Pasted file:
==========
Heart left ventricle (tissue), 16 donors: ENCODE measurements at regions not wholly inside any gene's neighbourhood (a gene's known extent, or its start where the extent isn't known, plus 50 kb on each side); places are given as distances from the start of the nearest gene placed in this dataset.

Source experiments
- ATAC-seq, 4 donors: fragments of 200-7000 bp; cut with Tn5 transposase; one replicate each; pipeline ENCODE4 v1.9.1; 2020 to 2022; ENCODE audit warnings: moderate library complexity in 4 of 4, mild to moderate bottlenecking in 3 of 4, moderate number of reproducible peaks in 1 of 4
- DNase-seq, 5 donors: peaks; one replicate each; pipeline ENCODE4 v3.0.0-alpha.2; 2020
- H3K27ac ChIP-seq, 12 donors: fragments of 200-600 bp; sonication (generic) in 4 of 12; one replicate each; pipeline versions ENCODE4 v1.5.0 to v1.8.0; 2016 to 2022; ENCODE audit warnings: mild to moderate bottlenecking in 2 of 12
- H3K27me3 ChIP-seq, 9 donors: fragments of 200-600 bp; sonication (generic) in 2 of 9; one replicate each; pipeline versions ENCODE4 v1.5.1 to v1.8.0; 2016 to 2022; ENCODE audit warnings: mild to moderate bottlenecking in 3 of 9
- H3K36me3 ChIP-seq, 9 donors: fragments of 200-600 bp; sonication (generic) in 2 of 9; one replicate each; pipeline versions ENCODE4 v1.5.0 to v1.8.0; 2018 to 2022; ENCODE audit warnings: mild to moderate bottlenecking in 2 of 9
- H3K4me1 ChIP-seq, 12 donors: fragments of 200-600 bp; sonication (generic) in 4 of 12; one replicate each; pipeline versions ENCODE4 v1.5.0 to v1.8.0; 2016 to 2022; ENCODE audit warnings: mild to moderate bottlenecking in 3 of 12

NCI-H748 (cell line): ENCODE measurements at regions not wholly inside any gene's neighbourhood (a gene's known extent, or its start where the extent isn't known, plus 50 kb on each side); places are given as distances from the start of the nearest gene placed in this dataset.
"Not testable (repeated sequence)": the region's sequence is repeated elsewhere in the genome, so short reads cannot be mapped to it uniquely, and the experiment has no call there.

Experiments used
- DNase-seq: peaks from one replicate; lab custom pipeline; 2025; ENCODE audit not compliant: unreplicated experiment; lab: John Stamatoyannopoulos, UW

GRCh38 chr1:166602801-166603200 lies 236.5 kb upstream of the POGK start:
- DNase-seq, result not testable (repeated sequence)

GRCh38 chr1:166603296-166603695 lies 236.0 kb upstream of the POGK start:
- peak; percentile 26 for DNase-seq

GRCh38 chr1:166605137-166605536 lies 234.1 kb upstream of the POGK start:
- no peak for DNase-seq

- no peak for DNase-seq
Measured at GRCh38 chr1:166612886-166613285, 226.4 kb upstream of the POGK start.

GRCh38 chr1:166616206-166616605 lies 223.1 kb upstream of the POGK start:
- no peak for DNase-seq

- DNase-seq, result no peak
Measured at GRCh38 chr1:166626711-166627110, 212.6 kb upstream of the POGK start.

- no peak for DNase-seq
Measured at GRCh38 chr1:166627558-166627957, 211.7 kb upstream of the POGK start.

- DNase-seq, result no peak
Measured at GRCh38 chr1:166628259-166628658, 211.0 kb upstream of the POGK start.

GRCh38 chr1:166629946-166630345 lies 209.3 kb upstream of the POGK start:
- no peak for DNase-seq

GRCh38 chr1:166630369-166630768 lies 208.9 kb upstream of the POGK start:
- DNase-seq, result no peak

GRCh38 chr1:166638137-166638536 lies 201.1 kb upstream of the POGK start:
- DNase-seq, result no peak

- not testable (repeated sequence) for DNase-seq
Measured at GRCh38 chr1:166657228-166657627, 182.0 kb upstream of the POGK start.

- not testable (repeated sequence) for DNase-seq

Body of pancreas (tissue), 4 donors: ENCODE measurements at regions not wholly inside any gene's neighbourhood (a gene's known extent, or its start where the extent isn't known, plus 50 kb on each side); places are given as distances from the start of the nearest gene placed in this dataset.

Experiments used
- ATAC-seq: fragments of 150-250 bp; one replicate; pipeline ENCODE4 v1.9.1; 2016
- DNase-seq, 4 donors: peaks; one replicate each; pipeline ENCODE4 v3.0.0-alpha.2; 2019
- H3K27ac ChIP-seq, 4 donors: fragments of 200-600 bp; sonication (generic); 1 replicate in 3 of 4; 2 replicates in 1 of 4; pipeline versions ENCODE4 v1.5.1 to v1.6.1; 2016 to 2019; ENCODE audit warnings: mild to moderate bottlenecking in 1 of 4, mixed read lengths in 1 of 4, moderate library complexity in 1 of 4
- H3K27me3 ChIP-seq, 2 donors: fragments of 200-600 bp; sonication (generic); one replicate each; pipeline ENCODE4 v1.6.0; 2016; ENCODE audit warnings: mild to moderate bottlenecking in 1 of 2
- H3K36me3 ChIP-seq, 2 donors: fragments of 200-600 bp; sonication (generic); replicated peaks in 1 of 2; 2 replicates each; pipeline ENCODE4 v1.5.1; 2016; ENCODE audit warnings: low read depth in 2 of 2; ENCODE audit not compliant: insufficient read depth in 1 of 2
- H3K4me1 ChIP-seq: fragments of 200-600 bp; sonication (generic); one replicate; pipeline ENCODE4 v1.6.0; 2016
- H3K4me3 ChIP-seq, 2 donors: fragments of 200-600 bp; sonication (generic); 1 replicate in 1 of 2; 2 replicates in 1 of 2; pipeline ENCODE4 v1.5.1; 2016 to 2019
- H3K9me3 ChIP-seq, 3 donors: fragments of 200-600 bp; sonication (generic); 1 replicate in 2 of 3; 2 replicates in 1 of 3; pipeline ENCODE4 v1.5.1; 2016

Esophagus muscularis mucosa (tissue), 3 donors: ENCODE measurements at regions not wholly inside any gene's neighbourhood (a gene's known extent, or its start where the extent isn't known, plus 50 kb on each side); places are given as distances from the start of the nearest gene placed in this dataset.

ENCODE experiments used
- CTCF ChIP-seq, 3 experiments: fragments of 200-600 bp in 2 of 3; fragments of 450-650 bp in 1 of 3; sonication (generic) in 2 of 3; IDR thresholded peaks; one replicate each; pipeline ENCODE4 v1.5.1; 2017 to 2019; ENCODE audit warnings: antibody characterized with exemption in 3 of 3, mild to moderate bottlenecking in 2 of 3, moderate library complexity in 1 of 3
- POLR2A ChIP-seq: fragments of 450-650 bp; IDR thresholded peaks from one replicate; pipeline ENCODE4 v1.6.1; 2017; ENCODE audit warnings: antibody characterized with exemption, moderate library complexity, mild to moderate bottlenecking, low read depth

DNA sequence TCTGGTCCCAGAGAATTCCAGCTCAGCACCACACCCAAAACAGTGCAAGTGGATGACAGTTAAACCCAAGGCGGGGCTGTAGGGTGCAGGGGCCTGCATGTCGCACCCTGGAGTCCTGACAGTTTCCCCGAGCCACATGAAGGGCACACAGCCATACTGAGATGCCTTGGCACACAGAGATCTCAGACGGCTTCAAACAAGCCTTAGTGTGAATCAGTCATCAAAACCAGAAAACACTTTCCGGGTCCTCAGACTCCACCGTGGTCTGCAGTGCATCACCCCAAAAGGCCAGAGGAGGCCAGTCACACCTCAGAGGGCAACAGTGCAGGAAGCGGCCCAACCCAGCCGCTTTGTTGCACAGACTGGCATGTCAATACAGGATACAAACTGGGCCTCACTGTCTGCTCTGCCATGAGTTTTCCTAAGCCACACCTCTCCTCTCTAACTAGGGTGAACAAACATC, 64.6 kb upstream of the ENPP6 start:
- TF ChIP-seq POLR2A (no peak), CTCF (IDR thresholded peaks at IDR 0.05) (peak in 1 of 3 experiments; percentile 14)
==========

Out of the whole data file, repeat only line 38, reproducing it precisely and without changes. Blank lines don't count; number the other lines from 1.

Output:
Body of pancreas (tissue), 4 donors: ENCODE measurements at regions not wholly inside any gene's neighbourhood (a gene's known extent, or its start where the extent isn't known, plus 50 kb on each side); places are given as distances from the start of the nearest gene placed in this dataset.